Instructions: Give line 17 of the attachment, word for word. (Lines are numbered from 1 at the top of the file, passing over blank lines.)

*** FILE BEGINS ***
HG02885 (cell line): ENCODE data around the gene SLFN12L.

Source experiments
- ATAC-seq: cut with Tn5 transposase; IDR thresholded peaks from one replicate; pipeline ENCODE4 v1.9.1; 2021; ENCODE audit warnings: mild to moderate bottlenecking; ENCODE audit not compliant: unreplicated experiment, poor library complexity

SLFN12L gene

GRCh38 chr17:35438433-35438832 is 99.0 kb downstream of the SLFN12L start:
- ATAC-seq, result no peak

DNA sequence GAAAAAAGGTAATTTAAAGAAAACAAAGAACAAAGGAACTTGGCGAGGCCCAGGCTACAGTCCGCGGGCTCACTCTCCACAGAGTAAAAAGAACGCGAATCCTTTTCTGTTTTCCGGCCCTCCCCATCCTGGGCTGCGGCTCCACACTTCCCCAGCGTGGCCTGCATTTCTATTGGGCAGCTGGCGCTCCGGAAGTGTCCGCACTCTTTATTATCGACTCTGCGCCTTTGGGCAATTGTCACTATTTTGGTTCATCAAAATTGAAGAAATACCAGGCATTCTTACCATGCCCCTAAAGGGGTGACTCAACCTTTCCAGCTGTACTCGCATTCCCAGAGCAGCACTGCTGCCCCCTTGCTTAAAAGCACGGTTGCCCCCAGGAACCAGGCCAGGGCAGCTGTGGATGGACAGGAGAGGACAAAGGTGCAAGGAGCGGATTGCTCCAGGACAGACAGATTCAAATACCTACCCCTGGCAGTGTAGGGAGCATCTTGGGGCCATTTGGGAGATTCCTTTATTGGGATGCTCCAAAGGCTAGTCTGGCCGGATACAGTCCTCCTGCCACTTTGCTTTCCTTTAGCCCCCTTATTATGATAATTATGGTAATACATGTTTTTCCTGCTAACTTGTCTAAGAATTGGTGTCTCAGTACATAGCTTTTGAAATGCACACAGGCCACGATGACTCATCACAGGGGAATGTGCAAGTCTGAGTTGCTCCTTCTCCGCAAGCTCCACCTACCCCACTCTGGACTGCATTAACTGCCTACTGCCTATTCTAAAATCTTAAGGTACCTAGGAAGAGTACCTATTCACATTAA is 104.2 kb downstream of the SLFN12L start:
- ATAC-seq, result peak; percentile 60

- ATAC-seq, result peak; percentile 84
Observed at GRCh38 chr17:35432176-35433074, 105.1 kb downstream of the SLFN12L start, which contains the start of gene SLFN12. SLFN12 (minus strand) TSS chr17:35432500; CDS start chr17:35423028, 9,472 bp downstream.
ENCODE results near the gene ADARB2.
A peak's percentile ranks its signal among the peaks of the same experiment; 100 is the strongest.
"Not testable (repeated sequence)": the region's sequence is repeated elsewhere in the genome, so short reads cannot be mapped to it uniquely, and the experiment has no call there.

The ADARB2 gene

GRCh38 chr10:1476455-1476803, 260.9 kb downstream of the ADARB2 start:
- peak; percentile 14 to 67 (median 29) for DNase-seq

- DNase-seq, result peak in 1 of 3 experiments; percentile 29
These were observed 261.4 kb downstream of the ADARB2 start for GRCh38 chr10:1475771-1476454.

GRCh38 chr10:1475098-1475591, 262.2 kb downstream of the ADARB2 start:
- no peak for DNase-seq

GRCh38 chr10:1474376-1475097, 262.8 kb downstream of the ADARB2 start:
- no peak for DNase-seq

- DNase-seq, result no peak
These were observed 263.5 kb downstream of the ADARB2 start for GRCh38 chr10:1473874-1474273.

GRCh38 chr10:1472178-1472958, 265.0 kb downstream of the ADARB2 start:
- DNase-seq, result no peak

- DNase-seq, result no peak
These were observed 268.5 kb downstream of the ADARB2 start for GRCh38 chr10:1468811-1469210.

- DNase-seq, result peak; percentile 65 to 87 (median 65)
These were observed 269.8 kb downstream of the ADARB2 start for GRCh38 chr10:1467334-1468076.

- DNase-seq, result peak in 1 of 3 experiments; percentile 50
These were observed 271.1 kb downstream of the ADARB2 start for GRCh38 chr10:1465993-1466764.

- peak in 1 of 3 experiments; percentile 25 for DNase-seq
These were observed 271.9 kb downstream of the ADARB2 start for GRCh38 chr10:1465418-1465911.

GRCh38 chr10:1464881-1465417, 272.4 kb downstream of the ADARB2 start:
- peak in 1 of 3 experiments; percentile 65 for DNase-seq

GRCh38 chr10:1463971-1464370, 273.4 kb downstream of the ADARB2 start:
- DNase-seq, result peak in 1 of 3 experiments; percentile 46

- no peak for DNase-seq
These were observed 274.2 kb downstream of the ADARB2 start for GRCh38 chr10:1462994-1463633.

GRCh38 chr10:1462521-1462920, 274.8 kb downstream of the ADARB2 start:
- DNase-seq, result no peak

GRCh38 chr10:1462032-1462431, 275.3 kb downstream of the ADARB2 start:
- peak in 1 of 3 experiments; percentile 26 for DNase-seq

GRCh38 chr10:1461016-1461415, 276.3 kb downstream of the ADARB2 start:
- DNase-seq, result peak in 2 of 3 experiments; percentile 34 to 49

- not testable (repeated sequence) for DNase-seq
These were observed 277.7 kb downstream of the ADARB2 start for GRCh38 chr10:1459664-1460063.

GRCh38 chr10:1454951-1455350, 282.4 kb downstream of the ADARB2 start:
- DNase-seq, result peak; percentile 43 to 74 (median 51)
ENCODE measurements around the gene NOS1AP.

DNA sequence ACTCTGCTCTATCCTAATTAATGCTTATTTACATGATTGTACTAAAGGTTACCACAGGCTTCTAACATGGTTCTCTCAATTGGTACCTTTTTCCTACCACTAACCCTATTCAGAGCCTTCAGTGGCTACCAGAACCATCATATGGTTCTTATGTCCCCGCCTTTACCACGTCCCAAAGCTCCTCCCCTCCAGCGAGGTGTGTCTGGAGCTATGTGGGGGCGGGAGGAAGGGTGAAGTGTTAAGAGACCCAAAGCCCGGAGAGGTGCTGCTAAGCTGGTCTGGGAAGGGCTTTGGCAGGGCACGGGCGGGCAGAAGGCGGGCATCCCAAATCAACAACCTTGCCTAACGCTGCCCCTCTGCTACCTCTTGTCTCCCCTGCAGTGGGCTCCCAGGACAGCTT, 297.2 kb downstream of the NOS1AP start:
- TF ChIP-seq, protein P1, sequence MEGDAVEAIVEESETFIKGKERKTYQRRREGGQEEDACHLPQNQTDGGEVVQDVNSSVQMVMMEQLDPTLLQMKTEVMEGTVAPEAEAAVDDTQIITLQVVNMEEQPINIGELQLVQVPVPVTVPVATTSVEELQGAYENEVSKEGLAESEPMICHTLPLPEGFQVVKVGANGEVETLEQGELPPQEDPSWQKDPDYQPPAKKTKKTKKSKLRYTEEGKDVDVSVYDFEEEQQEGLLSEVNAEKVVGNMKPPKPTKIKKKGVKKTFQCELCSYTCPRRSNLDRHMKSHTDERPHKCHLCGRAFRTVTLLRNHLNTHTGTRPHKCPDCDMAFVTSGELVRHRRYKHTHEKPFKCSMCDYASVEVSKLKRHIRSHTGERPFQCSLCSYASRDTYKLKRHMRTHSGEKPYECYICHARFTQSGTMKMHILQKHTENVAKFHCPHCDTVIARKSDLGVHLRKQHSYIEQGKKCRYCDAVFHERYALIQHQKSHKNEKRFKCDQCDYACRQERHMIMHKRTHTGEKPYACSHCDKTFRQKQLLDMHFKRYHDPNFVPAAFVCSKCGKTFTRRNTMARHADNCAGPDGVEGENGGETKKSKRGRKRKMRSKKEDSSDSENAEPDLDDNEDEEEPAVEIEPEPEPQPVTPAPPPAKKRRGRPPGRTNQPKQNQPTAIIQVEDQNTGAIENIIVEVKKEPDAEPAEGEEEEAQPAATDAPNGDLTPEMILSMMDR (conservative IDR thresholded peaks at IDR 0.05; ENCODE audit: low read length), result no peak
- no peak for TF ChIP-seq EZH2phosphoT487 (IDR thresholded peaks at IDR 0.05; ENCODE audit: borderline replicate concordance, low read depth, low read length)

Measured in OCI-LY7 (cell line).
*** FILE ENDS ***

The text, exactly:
- DNase-seq, result peak in 1 of 3 experiments; percentile 29